What’s more, while warned by IEA and the Production Gap Report that we cannot afford to emit the majority of the carbon contained in active fossil fuel fields, and that opening new fields is incompatible with the 1.5°C goal, several countries intend to approve ones. It’s no surprise, therefore, that “phasing out” fossil fuels did not make it into the final COP28 text.

What has been agreed, is the path of least resistance, in the short term. Namely a very gradual transition. This is understandable. Overhauling the energy system will be very expensive and could mean significant adjustments to infrastructure and daily life. But we don’t have the time for a very gradual transition. The longer we avoid reality and seek comfort in naïve optimism, in “greenwishing” (where overly optimistic policies and strategies are believed to provide solutions), the more expensive and damaging the consequences will be.



It’s a greenwish to believe sustainability will be warmly welcomed by everyone. Setting aside strong opposition from vested interests, a just transition that is both well-funded and well planned, focusing on economic diversification and social inclusion, is crucial. Political leadership here will be crucial. Without it, overcoming grassroots populist resistance may be difficult and could be exploited by those seeking to maintain the status quo.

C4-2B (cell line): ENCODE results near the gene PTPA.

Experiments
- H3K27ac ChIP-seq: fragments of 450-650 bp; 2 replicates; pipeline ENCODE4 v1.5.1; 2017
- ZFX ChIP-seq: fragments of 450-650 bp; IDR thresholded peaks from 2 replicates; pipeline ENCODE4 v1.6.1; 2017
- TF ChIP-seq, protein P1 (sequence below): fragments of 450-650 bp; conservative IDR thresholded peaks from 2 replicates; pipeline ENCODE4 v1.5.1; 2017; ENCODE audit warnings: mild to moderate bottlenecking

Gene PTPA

Greenwishing is underestimating the limitations of carbon removal form the atmosphere. An example of this is  land-based and “nature-based solutions”. They are essential for adaptation and biodiversity conservation, but not sufficient to remove carbon at the scale needed. Staying within a safe carbon budget requires rapid and substantial net CO2 capture, but studies like the “Land Gap Report” highlight the impracticality of achieving this at the global scale and, moreover, within a few decades (see a more in-depth explanation here).

While restoring forests ecosystems is crucial for multiple reasons, and has a large theoretical potential to capture carbon in the long term, their actual contribution by 2050 is likely to be a few gigatons per year, as the major soil contribution can only be realised rather slowly.